I was about to do a consultation with the participants who receive services from Hope House. We were there to talk about the new policies on sexuality and wanted input from those who they would affect most. One of the women who came was a young woman with Down Syndrome. She sat down, looked at me, and said, "I was abused. I want to learn to protect myself." She set her goal clearly and she defined the parameters of the discussion. The goal of all policy is that people be safe.
Later when we played a 'relationship game' she got the question, "Your boyfriend tells you that you can't have any friends but him, what would you do?" Her answer was swift, "I'd dump him. There's more where he came from." I laughed because there couldn't have been a better answer. Then she talked about her 'conditions of respect' for her boyfriends. There was a long list, as she gave them others joined in and the list was good: respect my boundaries, I decide if I want to have sex not you, don't steal from me, don't swear at me, don't lie to me, don't cheat on me, tell me that you love me."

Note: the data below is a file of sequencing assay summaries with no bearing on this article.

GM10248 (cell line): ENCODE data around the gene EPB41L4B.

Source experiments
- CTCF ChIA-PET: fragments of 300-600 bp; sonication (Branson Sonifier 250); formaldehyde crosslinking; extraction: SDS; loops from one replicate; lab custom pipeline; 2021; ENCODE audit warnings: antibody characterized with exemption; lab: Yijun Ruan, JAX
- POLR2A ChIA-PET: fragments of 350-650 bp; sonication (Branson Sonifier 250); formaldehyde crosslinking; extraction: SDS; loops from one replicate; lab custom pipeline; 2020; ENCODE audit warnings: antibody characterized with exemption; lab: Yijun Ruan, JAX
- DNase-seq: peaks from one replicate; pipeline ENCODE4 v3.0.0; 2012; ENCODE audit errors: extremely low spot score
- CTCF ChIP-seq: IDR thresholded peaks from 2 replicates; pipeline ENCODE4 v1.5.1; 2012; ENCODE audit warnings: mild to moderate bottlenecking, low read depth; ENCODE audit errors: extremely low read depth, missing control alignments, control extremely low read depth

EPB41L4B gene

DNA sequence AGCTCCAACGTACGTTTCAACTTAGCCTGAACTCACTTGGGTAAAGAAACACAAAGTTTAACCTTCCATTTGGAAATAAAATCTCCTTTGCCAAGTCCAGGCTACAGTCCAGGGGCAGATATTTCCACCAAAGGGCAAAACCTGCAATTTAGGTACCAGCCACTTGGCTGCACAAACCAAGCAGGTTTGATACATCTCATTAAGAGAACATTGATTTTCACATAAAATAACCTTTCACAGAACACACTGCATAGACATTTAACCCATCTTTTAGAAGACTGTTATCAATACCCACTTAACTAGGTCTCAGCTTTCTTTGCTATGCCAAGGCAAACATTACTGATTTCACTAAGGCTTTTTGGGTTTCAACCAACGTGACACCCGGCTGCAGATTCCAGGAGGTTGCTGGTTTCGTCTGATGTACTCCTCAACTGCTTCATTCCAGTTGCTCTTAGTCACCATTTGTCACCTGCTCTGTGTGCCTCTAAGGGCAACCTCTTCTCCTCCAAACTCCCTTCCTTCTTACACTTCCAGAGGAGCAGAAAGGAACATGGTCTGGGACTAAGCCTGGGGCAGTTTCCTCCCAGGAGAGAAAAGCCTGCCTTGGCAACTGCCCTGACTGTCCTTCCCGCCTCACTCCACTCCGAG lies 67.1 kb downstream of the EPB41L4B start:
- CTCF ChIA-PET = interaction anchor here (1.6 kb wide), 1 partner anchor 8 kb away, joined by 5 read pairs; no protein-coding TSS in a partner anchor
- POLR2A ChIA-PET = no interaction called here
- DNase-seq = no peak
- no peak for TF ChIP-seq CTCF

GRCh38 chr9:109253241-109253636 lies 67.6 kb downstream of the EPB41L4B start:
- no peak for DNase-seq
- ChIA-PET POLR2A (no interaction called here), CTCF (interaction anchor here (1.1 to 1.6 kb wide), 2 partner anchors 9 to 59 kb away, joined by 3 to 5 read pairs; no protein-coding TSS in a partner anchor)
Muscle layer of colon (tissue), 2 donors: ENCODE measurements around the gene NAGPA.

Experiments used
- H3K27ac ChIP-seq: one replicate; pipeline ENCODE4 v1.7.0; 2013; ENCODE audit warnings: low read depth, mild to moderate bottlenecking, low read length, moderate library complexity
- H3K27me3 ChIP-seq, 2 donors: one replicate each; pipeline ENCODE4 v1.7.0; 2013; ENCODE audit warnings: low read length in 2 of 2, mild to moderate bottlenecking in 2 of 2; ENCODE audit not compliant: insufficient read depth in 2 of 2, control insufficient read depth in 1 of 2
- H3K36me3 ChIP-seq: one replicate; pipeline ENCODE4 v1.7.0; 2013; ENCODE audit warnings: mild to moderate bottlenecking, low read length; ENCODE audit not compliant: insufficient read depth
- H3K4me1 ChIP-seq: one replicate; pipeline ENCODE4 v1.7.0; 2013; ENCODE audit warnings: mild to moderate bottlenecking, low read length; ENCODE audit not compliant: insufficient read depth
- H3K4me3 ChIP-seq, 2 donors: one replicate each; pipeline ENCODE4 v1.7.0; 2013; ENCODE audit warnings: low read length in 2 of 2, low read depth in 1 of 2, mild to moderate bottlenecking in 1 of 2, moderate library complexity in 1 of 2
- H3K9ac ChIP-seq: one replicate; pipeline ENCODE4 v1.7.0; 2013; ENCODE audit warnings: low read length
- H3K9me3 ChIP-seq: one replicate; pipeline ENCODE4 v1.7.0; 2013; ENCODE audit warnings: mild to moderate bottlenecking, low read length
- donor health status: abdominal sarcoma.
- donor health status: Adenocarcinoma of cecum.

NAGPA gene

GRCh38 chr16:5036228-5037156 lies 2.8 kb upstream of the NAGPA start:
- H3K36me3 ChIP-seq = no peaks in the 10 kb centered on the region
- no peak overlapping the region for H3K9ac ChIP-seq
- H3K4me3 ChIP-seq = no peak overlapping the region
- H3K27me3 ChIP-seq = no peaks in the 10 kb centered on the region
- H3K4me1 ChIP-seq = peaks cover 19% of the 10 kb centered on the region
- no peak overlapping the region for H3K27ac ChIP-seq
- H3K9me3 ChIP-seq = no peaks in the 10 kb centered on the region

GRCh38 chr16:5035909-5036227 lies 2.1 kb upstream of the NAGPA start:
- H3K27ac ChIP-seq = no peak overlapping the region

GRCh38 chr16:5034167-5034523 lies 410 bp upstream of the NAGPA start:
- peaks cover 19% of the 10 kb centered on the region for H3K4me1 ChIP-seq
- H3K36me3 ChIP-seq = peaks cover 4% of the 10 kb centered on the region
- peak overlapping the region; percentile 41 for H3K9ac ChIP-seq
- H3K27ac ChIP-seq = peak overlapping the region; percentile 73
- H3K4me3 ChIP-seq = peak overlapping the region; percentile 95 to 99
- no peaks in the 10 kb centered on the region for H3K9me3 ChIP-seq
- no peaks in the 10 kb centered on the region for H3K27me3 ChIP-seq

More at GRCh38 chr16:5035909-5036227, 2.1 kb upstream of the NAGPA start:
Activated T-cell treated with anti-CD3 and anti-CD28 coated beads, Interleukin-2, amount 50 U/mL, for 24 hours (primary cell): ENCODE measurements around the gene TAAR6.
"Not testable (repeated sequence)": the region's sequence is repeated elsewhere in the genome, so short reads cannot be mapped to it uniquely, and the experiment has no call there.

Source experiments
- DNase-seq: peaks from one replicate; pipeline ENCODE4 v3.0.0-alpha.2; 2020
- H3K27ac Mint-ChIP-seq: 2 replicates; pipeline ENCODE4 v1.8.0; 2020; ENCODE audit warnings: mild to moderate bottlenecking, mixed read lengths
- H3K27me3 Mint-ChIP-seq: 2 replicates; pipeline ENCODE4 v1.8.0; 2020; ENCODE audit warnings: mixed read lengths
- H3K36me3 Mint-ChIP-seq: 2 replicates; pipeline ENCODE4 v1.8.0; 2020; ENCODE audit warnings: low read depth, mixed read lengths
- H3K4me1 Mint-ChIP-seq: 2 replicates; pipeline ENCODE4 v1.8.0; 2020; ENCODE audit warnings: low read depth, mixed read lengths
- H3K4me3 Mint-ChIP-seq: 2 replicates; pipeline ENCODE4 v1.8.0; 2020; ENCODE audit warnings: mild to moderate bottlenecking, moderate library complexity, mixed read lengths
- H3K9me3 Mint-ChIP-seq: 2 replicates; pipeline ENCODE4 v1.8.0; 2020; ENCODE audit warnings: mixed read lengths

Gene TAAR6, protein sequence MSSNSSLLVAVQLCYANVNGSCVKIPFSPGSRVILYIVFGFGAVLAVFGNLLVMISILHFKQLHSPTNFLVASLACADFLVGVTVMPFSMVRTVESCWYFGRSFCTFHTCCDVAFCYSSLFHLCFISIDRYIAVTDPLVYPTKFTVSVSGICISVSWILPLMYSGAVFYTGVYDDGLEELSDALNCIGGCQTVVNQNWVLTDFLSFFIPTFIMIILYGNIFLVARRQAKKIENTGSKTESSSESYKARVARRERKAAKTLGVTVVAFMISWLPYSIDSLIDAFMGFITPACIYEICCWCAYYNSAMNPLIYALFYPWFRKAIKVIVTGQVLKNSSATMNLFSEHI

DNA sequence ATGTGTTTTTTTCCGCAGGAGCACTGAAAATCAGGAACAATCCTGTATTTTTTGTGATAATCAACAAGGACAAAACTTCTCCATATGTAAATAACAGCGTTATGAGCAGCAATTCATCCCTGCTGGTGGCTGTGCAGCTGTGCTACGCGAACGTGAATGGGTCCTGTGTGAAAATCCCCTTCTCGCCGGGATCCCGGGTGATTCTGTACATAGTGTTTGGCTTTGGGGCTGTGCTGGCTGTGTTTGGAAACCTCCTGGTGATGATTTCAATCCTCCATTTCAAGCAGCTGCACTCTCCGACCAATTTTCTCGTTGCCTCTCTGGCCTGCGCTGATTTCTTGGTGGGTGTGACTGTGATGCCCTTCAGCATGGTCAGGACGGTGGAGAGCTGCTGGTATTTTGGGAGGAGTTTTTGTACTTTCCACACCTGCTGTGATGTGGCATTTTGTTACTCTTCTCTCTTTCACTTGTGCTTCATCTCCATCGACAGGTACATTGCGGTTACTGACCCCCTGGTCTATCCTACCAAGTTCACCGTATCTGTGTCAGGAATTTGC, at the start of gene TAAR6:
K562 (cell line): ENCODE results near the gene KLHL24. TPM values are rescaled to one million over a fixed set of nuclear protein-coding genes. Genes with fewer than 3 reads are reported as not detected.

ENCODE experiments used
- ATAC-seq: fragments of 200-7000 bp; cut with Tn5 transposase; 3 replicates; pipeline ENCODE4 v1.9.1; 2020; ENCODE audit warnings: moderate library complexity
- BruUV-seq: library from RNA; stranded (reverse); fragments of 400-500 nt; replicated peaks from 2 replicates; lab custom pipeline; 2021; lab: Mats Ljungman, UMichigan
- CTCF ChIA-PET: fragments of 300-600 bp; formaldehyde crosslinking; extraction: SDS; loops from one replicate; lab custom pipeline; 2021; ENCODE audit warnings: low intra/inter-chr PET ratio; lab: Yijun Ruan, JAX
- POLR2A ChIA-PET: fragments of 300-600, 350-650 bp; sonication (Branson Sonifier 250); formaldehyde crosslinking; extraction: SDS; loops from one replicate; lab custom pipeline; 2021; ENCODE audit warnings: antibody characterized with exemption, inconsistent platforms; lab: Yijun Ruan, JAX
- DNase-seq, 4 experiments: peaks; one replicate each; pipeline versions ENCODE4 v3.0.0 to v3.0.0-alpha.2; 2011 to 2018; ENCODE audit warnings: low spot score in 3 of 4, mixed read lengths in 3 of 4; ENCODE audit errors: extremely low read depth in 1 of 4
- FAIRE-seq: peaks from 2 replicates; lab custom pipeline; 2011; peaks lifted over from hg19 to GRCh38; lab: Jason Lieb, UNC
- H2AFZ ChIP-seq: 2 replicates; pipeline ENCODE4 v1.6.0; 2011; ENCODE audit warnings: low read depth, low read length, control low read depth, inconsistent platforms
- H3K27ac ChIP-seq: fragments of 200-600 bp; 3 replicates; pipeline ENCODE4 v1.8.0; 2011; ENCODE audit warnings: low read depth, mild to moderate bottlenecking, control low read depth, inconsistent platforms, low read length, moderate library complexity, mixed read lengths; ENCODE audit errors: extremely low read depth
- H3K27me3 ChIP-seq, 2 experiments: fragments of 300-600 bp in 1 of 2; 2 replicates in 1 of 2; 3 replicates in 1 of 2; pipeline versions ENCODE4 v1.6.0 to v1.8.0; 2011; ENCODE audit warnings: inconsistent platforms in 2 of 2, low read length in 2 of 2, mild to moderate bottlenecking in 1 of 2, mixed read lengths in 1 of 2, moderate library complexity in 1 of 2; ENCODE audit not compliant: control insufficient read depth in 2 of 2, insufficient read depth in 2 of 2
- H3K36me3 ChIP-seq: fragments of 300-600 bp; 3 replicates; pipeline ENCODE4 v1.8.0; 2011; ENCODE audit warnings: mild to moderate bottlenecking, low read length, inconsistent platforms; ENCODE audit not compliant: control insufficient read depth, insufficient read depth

She sat back, proud of the fact that she knows what she wants from a relationship. I was immensely impressed. I don't know who taught her the 'conditions of respect', I don't know if it comes from a curriculum, but I loved the idea.
I love the idea that all people, not just those with disabilities, have a right to set conditions of respect. I love the fact that she taught me something new that set my mind racing well into the night.
I think the idea is bigger than sex, bigger than relationships ... but should be a fundamental of sex and relationship education.
This is why I do consultation with people with disabilities - it's like a crash course in 'real life'.
Congratulations to those who parented her, those who taught her.